What causes the DMV to identify me as a Negligent Operator? Through an act of law, the California Legislature has empowered the California Department of Motor Vehicles (DMV) with the broad power to ensure the safety of all California drivers. Through a policy of constant oversight, the DMV monitors the driving history of all California drivers to ensure that they play by the rules. If the DMV concludes that any driver has committed an act or a series of acts that demonstrate a disregard for public safety, the department will work quickly to remove that person’s privilege to operate motor vehicles in our state.
A person whose driving record indicates they do not practice safe driving habits may be labeled as a Negligent Operator and, as a consequence, may have their driving privilege restricted, suspended, revoked, or placed in a status of driving probation. Some of the most common reasons for the DMV to label a person as a Negligent Operator are:
- An accumulation of too many citations for moving violations in a specified period of time.
- An accumulation of too many “at fault” traffic collisions in a specified period of time.
- Involvement in any criminal act where driving is an element of the crime.
- Involvement in an act of highway violence more commonly referred to as “road rage.”
- Involvement in a traffic accident where the driver caused or contributed to the serious injury of another person.
- Involvement in a traffic accident where the driver caused or contributed to the death of another person.
Any person whose driving history, habits or mannerism suggest carelessness or disregard for others may be labeled as a Negligent Operator.
What does the DMV do to my license for Negligent Operation? The DMV’s reaction to a determination of Negligent Operation will be predicated upon the seriousness of the allegation. For example, the DMV may not be as aggressive with a person who accumulates too many traffic citations as with the person who has been involved in an act or “Road Rage.” It will depend upon the severity of the allegation.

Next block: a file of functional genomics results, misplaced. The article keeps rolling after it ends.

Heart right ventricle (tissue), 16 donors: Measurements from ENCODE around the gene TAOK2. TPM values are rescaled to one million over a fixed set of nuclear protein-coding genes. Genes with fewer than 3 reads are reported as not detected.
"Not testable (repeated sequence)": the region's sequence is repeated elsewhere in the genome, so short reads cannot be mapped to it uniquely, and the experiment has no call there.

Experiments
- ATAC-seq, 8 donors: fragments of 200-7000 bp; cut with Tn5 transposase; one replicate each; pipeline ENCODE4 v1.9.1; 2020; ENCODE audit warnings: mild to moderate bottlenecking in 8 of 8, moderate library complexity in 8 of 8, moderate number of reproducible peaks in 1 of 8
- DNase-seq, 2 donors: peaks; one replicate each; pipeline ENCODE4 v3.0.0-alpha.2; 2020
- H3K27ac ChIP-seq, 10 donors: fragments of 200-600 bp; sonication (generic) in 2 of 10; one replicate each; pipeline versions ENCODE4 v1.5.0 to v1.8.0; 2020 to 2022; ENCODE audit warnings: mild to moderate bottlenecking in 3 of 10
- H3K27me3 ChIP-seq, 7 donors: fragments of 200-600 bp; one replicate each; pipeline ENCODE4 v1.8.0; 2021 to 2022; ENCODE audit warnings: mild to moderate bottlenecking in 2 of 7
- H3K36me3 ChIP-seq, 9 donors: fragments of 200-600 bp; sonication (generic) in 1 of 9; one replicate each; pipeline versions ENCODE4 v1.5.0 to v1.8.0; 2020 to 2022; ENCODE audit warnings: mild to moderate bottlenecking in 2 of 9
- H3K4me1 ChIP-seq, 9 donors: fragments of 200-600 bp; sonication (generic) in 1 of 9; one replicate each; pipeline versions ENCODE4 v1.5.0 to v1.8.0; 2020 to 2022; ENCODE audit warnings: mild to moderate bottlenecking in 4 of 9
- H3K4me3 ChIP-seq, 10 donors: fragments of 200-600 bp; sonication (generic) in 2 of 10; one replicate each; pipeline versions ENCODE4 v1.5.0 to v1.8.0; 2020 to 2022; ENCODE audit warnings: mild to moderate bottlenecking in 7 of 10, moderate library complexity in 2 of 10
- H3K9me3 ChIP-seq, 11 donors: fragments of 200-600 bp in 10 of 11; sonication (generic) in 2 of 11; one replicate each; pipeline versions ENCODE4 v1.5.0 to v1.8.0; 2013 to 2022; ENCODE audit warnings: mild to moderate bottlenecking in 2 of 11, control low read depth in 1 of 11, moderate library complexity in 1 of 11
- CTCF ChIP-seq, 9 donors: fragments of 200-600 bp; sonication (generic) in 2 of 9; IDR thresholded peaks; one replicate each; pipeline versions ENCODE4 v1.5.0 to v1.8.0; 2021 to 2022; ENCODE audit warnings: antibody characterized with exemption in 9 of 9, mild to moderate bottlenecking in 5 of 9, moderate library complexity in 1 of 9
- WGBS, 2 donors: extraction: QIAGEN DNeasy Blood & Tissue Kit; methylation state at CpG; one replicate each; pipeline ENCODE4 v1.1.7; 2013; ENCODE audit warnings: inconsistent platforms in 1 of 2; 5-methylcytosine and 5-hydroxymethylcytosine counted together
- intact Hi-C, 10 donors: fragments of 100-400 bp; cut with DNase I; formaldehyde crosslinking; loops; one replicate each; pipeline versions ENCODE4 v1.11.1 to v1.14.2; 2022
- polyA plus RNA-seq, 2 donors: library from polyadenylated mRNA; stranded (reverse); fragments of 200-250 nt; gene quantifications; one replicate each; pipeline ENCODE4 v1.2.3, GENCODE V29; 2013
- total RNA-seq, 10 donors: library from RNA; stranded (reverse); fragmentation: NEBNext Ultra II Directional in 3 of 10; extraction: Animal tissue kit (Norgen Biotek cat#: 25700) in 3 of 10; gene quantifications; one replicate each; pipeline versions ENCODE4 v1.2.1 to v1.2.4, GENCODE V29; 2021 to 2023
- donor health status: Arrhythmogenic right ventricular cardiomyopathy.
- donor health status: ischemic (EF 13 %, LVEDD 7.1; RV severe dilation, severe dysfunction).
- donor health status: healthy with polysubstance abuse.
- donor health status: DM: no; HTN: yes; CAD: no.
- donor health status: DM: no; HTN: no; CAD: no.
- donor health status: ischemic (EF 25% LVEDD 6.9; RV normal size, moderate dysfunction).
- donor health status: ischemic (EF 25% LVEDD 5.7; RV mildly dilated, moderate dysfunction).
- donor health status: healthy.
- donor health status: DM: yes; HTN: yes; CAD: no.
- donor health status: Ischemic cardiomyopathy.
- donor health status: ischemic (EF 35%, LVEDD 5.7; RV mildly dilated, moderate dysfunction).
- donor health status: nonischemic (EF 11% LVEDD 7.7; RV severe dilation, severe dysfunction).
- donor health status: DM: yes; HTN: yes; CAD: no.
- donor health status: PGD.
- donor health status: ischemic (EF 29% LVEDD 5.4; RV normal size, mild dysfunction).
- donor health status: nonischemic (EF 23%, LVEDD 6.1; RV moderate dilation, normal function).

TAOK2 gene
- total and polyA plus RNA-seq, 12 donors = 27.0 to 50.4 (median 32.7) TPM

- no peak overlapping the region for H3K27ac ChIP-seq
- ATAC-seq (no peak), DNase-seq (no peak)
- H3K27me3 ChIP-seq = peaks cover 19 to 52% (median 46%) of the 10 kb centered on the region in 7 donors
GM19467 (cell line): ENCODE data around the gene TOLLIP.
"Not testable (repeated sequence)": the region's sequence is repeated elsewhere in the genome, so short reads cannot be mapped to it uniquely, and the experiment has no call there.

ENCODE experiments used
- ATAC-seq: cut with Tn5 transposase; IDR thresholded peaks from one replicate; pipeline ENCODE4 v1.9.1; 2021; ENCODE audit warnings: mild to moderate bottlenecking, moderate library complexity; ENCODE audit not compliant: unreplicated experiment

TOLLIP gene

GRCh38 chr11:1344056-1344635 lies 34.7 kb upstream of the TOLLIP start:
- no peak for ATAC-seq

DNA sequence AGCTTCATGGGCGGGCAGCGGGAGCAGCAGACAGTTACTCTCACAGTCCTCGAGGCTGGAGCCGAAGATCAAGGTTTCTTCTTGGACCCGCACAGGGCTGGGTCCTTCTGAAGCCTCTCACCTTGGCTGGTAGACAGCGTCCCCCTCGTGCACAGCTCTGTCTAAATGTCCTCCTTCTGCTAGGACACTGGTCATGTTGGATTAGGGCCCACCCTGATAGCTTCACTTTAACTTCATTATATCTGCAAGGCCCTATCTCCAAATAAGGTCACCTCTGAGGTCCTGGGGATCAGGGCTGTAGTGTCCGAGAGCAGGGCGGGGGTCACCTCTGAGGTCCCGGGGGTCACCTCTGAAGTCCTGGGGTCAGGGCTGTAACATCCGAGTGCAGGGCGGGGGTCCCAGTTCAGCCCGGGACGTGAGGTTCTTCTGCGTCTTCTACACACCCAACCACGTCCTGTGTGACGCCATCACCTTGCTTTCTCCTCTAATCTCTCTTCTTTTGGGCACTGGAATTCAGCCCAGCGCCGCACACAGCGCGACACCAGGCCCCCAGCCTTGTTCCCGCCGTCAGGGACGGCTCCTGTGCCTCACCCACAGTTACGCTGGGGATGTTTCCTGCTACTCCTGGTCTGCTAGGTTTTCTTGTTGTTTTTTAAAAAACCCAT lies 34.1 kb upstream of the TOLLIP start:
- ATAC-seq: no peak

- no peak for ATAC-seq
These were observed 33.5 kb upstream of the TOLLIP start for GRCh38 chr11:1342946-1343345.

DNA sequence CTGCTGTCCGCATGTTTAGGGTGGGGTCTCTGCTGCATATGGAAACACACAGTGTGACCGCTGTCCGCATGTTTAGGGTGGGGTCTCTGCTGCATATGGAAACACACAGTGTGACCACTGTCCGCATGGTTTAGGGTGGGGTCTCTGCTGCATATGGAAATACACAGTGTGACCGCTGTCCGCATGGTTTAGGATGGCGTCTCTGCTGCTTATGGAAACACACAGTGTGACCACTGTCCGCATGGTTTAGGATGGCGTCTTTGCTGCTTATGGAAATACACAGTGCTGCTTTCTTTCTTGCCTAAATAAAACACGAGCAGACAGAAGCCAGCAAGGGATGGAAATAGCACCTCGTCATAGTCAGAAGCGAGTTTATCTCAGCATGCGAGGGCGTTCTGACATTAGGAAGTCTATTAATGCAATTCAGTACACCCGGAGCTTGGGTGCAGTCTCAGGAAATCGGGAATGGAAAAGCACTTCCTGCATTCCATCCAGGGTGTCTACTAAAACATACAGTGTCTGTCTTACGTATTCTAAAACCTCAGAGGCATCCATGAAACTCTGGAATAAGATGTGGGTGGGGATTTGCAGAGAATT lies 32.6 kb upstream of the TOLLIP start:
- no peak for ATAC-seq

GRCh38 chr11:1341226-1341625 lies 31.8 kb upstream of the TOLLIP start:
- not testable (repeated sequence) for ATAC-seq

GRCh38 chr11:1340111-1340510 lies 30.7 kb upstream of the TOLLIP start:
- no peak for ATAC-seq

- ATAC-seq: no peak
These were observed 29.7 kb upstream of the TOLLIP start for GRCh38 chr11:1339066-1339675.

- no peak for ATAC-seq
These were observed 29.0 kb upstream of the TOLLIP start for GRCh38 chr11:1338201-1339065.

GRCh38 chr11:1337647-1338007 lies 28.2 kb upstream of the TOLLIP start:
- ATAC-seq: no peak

Normally the affected driver will learn they have a DMV problem when they go to their mailbox and find a letter entitled, “Order of Suspension/Revocation” that tells them the DMV has already begun the process of suspending the driver license because they are a Negligent Operator. The letter will also advise the driver of what has prompted this action, such as too many points or a fatal traffic accident. Finally, the letter will offer the driver the opportunity to fight the suspension by scheduling a Negligent Operator Hearing. If no hearing is requested, the suspension or revocation of the driver license will be imposed without further notice. In most instances, the DMV only provides the driver a short window of opportunity (normally 10 to 14 days) to request a hearing. If no request is made, the driver will forfeit his right to a hearing and then suspension/revocation will be imposed.
Depending on the allegation that caused the DMV to label you as a Negligent Operator, your driver license may be suspended for 6 months to one year. If the allegation involves a fatal traffic collision or highway violence, the DMV has the option to revoke your driver license for an indeterminate period of time.
How do I defend myself against an allegation of being a Negligent Operator? First of all, understand that being labeled a Negligent Operator does not mean you are a bad person. It is not a criminal allegation and you cannot be put in jail for such a thing. This is an administrative sanction taken against your driving privilege. Even though the DMV will presume its information to be accurate and assume you must be punished for bad driving, these things CAN BE WON! Don’t allow the DMV to steal your driver license without a fight.
You should pick up the telephone and immediately telephone the DMV Defense Experts at California Drivers Advocates (CDA). We have been fighting and winning Negligent Operator hearings for many years and we may be able to win yours as well.
Quality DMV defense begins with a simple telephone call to our office. Once we are retained, we will step into the driver’s seat and begin guiding you toward the restoration of your driving privilege. Our work will include the immediate scheduling of your hearing and the request for a “Stay of Suspension/Revocation” so you may continue driving while we process your case. In most instances, a Negligent Operator Hearing can be conducted within 30 days, but if your case takes longer, you should be permitted to continue driving until a decision is made.
We will investigate the allegation against you and collect our own evidence. We will prepare you for testimony and will prepare our objections and legal arguments. When we enter the Negligent Operator Hearing we are completely prepared to do battle with the DMV and to beat them at their own game. If your driving privilege is important, don’t leave anything to chance. Put the best people on the playing field to win your hearing.
Call CDA today. We can make a difference. Learn more about our DMV Defense for Negligent Operator Hearings.